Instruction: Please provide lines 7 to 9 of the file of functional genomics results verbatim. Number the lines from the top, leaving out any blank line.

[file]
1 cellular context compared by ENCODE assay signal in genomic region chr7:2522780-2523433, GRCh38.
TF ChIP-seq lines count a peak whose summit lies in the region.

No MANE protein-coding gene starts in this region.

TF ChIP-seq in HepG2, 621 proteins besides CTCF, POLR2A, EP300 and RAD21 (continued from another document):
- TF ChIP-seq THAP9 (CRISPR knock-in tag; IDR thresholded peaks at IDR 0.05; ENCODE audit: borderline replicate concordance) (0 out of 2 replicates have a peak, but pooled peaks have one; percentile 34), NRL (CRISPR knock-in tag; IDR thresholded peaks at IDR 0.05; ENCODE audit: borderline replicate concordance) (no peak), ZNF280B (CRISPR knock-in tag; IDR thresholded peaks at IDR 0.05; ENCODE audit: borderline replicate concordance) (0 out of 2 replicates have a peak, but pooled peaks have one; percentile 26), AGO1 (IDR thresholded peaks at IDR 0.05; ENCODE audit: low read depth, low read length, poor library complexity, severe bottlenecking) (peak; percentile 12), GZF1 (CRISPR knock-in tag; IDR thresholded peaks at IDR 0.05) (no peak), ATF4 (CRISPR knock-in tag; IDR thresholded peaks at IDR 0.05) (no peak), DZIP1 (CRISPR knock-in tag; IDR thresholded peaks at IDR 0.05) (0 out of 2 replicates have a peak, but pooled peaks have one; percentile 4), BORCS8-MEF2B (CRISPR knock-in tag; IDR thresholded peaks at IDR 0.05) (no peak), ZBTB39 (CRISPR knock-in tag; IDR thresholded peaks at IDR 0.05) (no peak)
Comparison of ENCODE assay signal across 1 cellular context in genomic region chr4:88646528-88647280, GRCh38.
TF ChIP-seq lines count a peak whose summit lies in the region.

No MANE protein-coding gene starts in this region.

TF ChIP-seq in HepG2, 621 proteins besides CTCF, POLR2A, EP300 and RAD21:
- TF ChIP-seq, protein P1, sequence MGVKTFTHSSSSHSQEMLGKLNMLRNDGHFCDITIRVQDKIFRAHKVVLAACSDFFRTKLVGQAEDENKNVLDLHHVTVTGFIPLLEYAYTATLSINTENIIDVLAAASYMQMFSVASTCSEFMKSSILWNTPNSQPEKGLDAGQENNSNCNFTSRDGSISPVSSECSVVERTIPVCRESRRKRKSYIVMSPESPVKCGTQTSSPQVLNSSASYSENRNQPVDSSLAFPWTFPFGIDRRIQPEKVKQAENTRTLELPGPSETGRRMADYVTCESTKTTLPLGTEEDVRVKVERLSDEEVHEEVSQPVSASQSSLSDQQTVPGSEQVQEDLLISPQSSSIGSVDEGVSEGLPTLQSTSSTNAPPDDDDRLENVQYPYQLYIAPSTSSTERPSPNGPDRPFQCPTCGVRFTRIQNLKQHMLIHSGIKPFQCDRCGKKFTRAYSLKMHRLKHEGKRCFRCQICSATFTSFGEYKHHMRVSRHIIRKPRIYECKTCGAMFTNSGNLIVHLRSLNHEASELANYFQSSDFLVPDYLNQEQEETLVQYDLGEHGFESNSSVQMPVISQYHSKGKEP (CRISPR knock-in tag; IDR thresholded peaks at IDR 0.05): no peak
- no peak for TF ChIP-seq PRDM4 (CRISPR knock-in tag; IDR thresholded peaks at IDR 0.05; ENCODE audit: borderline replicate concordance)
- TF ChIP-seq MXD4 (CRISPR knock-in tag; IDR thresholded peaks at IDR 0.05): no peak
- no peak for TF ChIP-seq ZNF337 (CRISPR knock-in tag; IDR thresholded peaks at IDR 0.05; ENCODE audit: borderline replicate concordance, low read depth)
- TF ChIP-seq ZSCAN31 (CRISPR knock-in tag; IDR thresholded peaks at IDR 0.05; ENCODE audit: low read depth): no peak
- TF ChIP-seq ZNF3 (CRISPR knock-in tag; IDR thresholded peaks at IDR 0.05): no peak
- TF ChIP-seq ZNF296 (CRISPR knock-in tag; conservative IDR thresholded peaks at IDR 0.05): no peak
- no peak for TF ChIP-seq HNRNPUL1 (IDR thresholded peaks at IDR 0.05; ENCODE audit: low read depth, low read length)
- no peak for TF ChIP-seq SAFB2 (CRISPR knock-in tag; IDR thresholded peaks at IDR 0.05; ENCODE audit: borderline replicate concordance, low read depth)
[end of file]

TF ChIP-seq lines count a peak whose summit lies in the region.

No MANE protein-coding gene starts in this region.

TF ChIP-seq in HepG2, 621 proteins besides CTCF, POLR2A, EP300 and RAD21: